COLUMBIA — The Big Ten fired the biggest shot of the July 4 weekend, announcing that it had accepted the independence of UCLA and Southern Cal from their previous league and invited the California schools to join theirs.
The SEC, which had a similar scoop nearly a full year ago when it was revealed that Oklahoma and Texas were doffing their Stetsons to the Big 12 and coming to a more lucrative oil field, stood pat as the inevitable discussions began.
What does this mean for future conference expansion? Will the Big Ten and SEC keep adding? Will the ACC, Big 12 and Pac-12 keep attempting to band together or figure out that self-preservation is the wisest, most economical option?
Most importantly for the folks who plan their lives around autumn football Saturdays, who and when does (insert favorite team) play?
At South Carolina, about to begin its 31st season in the SEC, that’s the question, which leads to more. One being, “How much harder than it is now will it eventually be to win league games?”
Athletics director Ray Tanner chimed in.
“There has been a lot of dialogue on both, and when you’re doing schedules, I think no matter what sport it is … we got to think about the opportunities to be successful in the postseason and get opportunities to play and not cannibalize within the league,” Tanner said during a recent radio interview, before the Big Ten opened its bombing doors.
“With the three-six (scheduling format), you have the five and the four, then the four and the five, home and away. But you do see everybody within a four-year time frame home and away.”
The SEC had acknowledged that it has discussed what it will do when Oklahoma and Texas join, but has not found a formal solution. At SEC spring meetings, two future scheduling models were discussed: A 1-7, where every school has one permanent league opponent and seven rotating teams; And a 3-6, where a league game is added to the schedule, with three permanent opponents and six rotators.
No decision was reached, with most reports saying it was a clean 8-8 split between the 16 league schools (Oklahoma and Texas administrators were involved). All of this was before the Big Ten’s news, and while the SEC hasn’t said one way or the other if it will pursue more expansion, that’s also on the minds of many because it has to be.
The SEC is the leader of college football. It wins most of the championships, so it’s usually looked to as out front on huge decisions.
This one will be massive. But at present, it’s Oklahoma and Texas joining in 2025 and taking care of that first.
The TV networks will be involved, but aren’t in the leagues’ ears telling them what to do. SEC Commissioner Greg Sankey said as much at the spring meetings to Jesse Simonton of the On3 network.
“We keep them updated,” Sankey said. “But they’re not dictating.”
Sankey is not expected to make a formal declaration of the new scheduling model with Oklahoma and Texas at the conference’s bellwether event, SEC Media Days, in less than two weeks. But he said he wants a decision by the end of the summer, or at least by the end of the year.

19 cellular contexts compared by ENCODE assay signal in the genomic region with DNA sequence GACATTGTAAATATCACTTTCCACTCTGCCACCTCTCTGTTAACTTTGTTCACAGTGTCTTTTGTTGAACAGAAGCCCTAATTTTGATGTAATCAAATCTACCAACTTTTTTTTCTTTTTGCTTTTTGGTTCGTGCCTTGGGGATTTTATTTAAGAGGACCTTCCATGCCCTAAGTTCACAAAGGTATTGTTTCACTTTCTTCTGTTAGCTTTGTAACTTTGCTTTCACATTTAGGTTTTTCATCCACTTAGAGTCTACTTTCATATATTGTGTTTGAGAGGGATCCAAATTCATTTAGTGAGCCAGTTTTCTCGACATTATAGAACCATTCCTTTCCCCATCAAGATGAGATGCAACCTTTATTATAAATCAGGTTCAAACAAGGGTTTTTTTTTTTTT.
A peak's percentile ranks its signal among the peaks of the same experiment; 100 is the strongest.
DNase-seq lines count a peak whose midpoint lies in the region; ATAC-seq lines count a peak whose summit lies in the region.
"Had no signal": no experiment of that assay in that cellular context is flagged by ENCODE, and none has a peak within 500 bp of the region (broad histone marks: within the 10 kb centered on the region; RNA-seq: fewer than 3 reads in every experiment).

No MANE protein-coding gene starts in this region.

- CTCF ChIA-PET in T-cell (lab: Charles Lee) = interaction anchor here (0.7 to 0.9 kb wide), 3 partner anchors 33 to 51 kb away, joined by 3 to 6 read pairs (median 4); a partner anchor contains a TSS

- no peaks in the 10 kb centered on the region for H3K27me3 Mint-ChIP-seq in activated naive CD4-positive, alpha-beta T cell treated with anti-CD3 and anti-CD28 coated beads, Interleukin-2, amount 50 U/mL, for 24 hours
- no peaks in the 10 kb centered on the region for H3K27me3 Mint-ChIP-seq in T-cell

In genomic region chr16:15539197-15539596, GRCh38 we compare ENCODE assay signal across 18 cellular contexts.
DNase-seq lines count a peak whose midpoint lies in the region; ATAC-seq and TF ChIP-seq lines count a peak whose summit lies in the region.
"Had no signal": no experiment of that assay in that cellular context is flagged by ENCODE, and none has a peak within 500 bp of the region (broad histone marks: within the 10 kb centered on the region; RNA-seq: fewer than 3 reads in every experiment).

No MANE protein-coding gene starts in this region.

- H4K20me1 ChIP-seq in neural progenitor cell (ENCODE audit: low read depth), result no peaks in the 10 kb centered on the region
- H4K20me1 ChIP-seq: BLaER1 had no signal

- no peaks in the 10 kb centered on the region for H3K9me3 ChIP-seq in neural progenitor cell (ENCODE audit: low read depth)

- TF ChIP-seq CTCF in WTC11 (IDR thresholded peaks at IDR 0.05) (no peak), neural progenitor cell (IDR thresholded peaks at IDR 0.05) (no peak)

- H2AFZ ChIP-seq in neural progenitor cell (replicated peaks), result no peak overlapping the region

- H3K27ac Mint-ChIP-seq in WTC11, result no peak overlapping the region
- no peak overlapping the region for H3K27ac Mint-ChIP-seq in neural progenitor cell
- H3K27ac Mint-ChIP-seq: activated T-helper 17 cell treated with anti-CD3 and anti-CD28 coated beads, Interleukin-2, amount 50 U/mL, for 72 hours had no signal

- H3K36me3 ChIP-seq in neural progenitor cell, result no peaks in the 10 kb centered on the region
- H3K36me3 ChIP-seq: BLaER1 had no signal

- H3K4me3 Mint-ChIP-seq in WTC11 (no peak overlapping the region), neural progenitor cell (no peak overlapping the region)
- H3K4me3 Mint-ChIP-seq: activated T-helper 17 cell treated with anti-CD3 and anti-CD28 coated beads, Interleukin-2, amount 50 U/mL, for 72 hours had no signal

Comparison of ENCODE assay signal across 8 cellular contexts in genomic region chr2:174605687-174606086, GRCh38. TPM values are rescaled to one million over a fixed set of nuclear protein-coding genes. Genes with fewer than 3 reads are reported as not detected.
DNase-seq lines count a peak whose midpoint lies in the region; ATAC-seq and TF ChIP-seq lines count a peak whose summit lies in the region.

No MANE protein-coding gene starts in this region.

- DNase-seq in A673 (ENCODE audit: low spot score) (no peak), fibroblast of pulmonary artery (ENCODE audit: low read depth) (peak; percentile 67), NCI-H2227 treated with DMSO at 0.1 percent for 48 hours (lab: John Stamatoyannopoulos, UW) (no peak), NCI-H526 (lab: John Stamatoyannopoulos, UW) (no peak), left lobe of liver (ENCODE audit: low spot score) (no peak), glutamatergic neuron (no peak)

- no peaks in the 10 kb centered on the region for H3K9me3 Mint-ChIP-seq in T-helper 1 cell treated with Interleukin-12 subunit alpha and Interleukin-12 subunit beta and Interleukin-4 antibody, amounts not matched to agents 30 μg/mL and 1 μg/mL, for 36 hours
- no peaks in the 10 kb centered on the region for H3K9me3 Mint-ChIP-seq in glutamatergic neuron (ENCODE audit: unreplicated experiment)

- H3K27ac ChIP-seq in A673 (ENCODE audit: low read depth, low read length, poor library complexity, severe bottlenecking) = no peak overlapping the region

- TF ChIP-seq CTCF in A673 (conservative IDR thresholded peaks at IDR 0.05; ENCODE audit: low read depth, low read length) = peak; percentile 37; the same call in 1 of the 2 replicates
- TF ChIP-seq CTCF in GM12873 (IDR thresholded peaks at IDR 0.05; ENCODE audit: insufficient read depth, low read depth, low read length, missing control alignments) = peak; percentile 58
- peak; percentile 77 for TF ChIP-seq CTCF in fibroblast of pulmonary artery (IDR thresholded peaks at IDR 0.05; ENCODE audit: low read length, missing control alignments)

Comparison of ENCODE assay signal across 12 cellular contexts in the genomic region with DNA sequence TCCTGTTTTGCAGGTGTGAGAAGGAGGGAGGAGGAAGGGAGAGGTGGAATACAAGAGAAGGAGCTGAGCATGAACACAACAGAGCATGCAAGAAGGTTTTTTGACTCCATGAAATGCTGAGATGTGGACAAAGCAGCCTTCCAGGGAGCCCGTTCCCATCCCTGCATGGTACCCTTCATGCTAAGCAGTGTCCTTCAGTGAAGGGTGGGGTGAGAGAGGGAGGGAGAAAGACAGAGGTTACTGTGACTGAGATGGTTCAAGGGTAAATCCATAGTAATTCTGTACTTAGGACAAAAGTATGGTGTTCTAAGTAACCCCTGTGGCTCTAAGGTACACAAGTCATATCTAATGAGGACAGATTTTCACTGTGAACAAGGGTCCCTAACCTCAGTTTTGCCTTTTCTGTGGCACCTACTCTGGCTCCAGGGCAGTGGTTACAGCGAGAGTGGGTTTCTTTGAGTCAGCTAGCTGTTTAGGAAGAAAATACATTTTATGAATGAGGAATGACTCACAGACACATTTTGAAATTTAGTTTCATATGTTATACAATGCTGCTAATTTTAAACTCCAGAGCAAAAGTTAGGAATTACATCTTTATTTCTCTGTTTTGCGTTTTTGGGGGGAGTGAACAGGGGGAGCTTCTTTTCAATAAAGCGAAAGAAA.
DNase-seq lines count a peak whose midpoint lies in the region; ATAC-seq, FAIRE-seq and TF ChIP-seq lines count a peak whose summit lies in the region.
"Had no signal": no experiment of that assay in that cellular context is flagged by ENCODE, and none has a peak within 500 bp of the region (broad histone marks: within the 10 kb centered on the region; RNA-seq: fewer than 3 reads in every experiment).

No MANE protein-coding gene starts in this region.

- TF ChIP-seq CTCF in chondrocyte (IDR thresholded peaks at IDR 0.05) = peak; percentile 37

USC is hoping for the 1-7 solution, as it’s the easiest to fit in with what it’s currently doing. The Gamecocks have a non-conference annual rivalry game with Clemson, meaning they have that game plus three other non-conference games of their choosing when they’re making future schedules. The general gist has been to schedule one “big-name” opponent, one in-state small school and one non-Power-5 school alongside Clemson.
USC has many of its “big-name” opponents already scheduled through 2035. The Gamecocks are planning three dates with North Carolina, three with Virginia Tech, two with N.C. State and two with Miami. There are also three scheduled games with Appalachian State.
A 3-6 model would cause some consternation, as USC probably wouldn’t want to break the contracts to get out of those future games, but would have to break some of the smaller contracts (the 2023, 2024, 2025 and 2027 non-conference schedules are already completed). That also shortens the opportunities to win games and thus get bowl-eligible, as the four non-conference games have played integral parts in previous seasons where they reached bowl-game eligibility.
USC won seven games last year, the seventh the bowl game. Three of its six wins to become bowl-eligible were against Eastern Illinois, East Carolina and Troy.
Discussions have been had and votes have been tabulated, but more await, especially if the SEC again expands or the College Football Playoff adds more teams.
“It hasn’t been an easy place to land. I think that probably it’s sooner than later that we will land and make a decision on where we’re going to go in the future,” Tanner said. “If we knew about the (CFP) expansion, if we knew exactly what that was going to be — and I think there is going to be an expansion — we have four more years with this current format.
“With knowing where expansion is going, eight to 12, will it help us make a decision on what we want to do, with the one-seven or the three-six? I think that does play a significant role in any decision that gets made from the SEC.”